Can the MLS be America’s biggest league?
Major League Soccer is undoubtedly growing as a product in the States, with an announcement made towards the end of last year that confirmed the league as the third most attended in the country behind the MLB and NFL.
The league has recently attracted former Premier League stars, Thierry Henry, Robbie Keane and Tim Cahill to sample life on the other side of the Atlantic; and of course the original superstar trailblazer, David Beckham is still going strong for LA Galaxy.
The set-up of the MLS is intriguing in the sense that it tries to replicate a traditional European football league; with a single-table structure, a champion and a relegation/promotion format, but incorporates the ideals of an American pro league at the same time- including play-offs and the financial need to break-even every year.
Like Major League Baseball, the National Football League, the National Basketball Association and the National Hockey League, the MLS is formed of franchises- 18 in total, compared to the 30+ in the other US sport leagues.
The MLS struggles to compete with the other major leagues due to the comparatively small talent pool at its disposal. The other leagues represent the pinnacle for any aspiring player in their respective sport, whereas the most promising “soccer” players are most likely to realise their dreams in Europe.
This means that ideas to include more franchises as part of plans to raise the league’s profile would cause the talent to be spread too thinly.
But now in its 17th season, there is a real desire to take the league to a national level and engage it with the entire population; after spending time developing stadia and infrastructure.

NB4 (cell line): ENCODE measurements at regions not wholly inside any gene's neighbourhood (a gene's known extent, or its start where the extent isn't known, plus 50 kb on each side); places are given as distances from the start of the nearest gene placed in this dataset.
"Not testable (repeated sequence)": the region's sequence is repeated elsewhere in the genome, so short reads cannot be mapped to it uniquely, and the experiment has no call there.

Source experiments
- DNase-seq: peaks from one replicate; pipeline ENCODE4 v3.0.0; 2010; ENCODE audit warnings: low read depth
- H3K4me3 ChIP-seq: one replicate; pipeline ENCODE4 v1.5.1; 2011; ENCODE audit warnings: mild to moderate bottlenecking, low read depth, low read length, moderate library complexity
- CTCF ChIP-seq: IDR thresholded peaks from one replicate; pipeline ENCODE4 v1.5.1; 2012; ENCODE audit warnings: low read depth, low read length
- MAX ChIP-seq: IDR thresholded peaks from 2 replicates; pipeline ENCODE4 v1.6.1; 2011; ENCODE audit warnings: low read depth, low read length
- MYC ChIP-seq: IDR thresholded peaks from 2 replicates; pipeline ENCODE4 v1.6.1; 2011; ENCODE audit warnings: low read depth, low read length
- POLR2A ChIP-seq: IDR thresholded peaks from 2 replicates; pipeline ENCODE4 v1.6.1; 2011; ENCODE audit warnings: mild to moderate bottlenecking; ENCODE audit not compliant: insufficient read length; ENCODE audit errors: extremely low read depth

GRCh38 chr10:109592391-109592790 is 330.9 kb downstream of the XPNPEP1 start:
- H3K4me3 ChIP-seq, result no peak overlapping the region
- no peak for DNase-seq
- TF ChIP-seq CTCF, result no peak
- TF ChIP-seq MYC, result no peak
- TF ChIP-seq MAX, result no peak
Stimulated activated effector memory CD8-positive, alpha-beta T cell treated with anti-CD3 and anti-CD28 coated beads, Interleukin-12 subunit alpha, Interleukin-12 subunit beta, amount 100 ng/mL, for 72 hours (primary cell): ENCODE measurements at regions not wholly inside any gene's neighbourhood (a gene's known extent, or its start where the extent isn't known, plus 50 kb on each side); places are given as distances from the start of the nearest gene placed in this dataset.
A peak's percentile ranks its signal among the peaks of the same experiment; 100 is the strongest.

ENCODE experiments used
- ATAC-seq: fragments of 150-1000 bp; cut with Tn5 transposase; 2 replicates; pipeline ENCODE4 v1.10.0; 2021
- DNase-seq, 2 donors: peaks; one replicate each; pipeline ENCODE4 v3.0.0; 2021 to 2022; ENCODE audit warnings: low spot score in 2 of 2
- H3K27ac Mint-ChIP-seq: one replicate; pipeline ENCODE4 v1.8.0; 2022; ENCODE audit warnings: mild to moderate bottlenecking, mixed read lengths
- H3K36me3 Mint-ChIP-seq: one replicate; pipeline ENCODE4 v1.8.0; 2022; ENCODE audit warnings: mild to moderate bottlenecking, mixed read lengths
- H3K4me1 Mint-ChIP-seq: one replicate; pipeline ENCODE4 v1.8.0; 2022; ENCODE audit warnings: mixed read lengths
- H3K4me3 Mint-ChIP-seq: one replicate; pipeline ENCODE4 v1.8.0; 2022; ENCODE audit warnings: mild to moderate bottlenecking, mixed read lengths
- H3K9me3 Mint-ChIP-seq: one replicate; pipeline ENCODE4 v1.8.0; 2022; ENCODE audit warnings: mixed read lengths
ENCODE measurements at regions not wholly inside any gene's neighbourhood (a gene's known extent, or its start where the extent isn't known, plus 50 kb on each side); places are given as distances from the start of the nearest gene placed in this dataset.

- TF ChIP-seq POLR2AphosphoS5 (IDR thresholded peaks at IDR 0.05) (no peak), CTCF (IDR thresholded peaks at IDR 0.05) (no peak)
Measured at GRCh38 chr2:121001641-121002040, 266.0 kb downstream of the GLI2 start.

It seems that the only way to increase the MLS profile is through enhanced television and digital coverage, which would allow the league to connect better with its fan base in order to grow.
It has taken steps to address this issue, with shows including MLS 36; that aims to introduce prospective fans to different players within the league and provides context about the teams involved.
Although the popularity of European football, particularly the Champions League and Premier League, still takes precedence among many American “soccer” fans; and there is still some reluctance to take the MLS seriously.
This is not helped by the erratic kick-off times, with the league still yet to create a habitual time slot for matches each week; compare this to the Premier League and fans can wake up on a Saturday morning and watch their favourite English teams play.
The MLS has certainly taken huge strides to compete with the other big US sports and move ahead of the likes of NBA in attendance figures; but the fundamental problems relating to the dominance of European football and the small talent pool of players means that the league can only expand so far before it reaches its limit.
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